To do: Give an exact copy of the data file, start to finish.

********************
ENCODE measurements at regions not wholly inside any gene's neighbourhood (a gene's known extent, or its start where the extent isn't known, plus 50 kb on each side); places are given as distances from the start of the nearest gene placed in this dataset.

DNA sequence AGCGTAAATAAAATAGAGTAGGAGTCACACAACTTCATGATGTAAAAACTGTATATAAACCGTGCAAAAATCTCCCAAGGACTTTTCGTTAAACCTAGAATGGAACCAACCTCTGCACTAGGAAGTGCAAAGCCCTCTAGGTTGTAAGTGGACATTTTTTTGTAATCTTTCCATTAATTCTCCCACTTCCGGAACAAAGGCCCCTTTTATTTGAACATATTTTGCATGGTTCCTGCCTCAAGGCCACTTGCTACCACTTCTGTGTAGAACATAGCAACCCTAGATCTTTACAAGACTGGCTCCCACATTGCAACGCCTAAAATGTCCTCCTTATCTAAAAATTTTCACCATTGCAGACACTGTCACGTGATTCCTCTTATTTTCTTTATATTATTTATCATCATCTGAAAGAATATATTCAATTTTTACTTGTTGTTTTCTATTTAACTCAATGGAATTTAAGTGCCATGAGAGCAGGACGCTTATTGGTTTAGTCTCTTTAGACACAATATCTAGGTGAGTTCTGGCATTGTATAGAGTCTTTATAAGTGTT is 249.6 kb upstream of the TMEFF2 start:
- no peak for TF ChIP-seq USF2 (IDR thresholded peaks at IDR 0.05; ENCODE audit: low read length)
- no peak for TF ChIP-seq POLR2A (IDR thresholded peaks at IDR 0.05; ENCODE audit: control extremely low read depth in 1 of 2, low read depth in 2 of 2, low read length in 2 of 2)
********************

ENCODE measurements at regions not wholly inside any gene's neighbourhood (a gene's known extent, or its start where the extent isn't known, plus 50 kb on each side); places are given as distances from the start of the nearest gene placed in this dataset.

DNA sequence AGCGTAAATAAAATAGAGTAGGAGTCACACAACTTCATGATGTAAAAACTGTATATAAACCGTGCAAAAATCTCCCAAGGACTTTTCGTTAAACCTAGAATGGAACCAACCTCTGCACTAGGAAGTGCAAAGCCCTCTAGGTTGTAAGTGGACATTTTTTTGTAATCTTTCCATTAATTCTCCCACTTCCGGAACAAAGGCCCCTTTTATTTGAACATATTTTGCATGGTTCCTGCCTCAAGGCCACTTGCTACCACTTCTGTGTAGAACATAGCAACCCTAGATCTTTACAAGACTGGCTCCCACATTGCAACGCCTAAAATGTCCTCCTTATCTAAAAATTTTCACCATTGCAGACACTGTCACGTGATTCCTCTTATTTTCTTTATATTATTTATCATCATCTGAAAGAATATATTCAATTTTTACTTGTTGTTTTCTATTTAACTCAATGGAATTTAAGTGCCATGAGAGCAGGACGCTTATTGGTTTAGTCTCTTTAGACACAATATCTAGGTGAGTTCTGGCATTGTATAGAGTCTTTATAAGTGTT is 249.6 kb upstream of the TMEFF2 start:
- no peak for TF ChIP-seq USF2 (IDR thresholded peaks at IDR 0.05; ENCODE audit: low read length)
- no peak for TF ChIP-seq POLR2A (IDR thresholded peaks at IDR 0.05; ENCODE audit: control extremely low read depth in 1 of 2, low read depth in 2 of 2, low read length in 2 of 2)